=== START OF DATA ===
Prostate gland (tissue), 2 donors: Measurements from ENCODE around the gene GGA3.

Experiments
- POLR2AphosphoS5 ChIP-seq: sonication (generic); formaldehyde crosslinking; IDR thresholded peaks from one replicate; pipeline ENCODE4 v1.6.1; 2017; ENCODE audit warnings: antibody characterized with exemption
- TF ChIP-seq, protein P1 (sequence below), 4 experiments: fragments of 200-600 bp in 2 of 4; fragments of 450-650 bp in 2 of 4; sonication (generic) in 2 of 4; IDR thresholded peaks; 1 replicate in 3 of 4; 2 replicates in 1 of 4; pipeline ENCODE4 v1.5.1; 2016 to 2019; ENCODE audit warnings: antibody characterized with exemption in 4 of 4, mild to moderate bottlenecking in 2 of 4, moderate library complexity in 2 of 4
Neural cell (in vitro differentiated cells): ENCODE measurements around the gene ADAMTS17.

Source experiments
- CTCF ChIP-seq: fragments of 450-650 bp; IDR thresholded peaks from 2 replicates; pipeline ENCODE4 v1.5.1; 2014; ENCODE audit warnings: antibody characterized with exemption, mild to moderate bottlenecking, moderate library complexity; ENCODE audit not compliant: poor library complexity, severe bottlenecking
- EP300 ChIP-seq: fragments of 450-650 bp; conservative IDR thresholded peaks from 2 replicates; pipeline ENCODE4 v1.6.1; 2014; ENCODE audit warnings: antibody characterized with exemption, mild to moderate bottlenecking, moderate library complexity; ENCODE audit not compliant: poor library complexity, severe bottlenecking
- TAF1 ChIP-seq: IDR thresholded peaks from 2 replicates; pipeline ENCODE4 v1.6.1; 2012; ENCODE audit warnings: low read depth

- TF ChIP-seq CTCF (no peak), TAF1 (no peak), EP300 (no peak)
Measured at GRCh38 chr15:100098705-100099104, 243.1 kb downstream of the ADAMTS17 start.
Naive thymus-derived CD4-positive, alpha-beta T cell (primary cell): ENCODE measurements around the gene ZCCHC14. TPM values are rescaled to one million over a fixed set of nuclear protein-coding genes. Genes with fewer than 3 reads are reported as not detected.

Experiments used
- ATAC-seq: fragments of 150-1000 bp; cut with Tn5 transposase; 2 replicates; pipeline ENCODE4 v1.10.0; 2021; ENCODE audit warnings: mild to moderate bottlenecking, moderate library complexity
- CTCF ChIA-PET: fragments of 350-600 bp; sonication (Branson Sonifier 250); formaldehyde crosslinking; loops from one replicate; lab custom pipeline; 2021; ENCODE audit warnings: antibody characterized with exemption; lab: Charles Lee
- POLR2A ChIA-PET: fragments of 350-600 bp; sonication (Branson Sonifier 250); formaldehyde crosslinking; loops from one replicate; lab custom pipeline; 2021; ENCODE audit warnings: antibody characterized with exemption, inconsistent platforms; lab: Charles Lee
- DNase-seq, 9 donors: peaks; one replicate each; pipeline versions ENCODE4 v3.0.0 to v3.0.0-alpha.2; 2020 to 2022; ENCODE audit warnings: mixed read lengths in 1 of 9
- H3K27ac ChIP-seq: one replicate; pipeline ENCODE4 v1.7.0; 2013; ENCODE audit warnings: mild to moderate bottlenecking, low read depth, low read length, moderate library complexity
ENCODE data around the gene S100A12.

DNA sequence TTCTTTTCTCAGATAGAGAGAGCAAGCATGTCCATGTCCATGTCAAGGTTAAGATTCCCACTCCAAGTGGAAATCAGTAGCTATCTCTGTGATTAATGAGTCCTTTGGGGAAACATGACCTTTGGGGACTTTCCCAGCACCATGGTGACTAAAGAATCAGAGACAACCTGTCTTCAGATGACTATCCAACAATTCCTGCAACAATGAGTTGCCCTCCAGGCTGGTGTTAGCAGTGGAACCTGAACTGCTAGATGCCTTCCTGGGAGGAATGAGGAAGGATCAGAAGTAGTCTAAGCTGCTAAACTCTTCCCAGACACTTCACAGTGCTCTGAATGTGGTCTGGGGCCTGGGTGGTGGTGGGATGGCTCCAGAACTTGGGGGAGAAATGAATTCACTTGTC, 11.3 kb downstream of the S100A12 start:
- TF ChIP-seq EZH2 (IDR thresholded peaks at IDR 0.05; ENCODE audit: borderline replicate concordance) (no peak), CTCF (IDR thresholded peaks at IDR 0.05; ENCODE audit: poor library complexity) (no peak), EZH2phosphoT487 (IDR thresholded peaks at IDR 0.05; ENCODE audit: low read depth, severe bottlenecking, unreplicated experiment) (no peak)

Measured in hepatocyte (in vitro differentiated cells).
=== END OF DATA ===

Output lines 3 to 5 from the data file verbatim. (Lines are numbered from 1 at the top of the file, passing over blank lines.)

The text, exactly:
- POLR2AphosphoS5 ChIP-seq: sonication (generic); formaldehyde crosslinking; IDR thresholded peaks from one replicate; pipeline ENCODE4 v1.6.1; 2017; ENCODE audit warnings: antibody characterized with exemption
- TF ChIP-seq, protein P1 (sequence below), 4 experiments: fragments of 200-600 bp in 2 of 4; fragments of 450-650 bp in 2 of 4; sonication (generic) in 2 of 4; IDR thresholded peaks; 1 replicate in 3 of 4; 2 replicates in 1 of 4; pipeline ENCODE4 v1.5.1; 2016 to 2019; ENCODE audit warnings: antibody characterized with exemption in 4 of 4, mild to moderate bottlenecking in 2 of 4, moderate library complexity in 2 of 4
Neural cell (in vitro differentiated cells): ENCODE measurements around the gene ADAMTS17.